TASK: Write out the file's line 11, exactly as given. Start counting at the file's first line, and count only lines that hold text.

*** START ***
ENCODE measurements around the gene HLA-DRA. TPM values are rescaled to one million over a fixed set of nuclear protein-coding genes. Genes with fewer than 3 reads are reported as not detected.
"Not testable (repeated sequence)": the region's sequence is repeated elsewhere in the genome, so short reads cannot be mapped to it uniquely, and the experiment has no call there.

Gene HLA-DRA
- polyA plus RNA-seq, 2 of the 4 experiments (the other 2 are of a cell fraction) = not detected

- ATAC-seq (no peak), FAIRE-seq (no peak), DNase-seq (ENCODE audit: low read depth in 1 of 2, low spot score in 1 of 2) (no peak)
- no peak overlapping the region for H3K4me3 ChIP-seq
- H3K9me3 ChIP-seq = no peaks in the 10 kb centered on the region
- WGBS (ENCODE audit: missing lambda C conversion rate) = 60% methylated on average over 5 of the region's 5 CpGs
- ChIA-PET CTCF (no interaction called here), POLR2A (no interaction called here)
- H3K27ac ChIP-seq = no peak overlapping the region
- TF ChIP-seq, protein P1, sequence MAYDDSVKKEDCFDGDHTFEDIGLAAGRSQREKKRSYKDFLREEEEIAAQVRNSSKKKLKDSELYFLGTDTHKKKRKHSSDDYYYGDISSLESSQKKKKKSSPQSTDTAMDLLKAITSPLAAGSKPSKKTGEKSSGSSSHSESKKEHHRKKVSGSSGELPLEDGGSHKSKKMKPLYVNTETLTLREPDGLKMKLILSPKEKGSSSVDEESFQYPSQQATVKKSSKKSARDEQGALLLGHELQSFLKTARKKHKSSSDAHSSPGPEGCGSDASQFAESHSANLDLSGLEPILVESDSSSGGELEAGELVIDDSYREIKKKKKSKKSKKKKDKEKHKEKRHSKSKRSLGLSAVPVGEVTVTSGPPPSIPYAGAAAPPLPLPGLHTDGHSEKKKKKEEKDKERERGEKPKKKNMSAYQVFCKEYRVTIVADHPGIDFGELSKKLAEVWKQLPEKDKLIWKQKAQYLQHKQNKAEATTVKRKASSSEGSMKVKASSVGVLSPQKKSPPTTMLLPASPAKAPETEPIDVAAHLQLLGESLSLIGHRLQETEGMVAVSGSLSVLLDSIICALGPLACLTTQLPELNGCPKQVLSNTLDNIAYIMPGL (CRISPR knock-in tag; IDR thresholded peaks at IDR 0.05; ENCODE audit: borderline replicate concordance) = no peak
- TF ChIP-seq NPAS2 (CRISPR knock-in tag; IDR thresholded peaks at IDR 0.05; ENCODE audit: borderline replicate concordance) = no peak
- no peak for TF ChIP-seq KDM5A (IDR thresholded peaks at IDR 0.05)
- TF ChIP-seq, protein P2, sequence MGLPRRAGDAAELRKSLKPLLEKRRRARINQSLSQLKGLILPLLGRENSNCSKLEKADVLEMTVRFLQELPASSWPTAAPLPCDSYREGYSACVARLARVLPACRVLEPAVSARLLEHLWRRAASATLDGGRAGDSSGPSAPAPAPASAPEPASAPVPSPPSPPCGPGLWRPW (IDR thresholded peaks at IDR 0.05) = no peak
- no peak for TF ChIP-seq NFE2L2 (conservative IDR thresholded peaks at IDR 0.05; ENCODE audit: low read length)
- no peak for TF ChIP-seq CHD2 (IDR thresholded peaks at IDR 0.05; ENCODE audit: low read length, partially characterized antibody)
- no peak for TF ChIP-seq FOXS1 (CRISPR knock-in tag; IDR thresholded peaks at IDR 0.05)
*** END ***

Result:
- TF ChIP-seq, protein P1, sequence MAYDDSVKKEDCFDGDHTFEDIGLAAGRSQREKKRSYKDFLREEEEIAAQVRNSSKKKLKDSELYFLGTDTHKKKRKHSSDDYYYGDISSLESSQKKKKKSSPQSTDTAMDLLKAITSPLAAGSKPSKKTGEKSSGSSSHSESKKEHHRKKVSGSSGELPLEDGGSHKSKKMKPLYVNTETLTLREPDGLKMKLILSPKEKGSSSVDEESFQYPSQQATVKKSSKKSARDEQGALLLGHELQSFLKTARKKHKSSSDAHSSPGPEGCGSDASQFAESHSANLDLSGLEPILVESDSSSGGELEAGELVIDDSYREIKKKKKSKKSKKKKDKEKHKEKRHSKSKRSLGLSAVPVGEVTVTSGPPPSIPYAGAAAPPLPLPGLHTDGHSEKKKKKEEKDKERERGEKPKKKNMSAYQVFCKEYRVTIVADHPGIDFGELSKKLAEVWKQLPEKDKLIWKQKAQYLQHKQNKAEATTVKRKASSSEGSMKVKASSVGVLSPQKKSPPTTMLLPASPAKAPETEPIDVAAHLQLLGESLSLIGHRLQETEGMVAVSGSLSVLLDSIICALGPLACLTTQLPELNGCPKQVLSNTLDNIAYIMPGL (CRISPR knock-in tag; IDR thresholded peaks at IDR 0.05; ENCODE audit: borderline replicate concordance) = no peak